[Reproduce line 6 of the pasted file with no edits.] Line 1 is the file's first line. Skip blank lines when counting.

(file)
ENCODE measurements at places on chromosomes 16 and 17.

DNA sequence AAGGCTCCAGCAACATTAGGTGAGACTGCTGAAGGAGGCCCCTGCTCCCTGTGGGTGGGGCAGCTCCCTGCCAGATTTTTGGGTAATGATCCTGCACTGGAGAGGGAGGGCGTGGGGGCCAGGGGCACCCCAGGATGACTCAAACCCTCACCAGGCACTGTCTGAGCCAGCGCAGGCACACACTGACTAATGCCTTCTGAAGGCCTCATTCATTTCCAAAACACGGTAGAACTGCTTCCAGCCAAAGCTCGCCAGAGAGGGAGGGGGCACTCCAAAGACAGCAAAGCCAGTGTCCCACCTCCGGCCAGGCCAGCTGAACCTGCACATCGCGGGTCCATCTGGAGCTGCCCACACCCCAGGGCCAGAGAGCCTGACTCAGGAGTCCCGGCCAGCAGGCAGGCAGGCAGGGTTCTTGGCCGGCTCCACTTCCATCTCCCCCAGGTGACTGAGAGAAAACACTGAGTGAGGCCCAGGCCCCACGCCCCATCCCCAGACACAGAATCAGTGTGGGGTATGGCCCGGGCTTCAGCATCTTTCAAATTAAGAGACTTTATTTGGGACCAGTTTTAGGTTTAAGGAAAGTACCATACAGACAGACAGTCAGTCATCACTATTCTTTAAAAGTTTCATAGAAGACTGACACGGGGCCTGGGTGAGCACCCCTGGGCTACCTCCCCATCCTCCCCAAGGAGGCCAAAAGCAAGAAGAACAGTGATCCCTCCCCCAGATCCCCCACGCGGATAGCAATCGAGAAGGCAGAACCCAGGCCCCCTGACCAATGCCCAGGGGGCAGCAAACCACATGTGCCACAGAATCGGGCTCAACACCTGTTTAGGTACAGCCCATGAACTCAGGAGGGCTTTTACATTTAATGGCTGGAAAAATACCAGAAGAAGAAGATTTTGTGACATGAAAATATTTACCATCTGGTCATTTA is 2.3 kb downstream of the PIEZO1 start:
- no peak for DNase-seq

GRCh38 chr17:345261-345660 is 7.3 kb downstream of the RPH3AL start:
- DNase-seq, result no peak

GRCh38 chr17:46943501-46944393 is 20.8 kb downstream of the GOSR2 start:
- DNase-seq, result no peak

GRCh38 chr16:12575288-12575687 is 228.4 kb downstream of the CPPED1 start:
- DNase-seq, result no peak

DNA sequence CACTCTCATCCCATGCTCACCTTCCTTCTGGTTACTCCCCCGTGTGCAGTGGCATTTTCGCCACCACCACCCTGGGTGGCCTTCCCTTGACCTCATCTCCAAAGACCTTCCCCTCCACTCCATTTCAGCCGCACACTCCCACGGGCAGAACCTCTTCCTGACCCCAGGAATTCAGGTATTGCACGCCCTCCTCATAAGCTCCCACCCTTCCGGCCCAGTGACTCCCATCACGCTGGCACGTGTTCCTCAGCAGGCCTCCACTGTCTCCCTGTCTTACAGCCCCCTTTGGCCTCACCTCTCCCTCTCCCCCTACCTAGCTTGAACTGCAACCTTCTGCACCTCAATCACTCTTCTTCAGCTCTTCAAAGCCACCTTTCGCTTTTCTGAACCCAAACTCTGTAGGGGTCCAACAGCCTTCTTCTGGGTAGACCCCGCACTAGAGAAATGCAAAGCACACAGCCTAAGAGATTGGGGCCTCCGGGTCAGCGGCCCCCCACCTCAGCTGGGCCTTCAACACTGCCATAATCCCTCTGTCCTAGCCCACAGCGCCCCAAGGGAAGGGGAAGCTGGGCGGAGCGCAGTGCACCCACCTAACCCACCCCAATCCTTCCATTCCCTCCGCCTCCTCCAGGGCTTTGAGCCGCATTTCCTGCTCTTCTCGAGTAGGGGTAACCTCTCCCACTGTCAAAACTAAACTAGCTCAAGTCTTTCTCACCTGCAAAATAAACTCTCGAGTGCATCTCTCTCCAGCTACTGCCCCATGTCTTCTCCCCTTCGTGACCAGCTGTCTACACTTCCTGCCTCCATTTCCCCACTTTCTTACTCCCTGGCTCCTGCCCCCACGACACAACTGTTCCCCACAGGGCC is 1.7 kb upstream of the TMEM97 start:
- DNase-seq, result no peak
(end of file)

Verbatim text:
GRCh38 chr17:46943501-46944393 is 20.8 kb downstream of the GOSR2 start: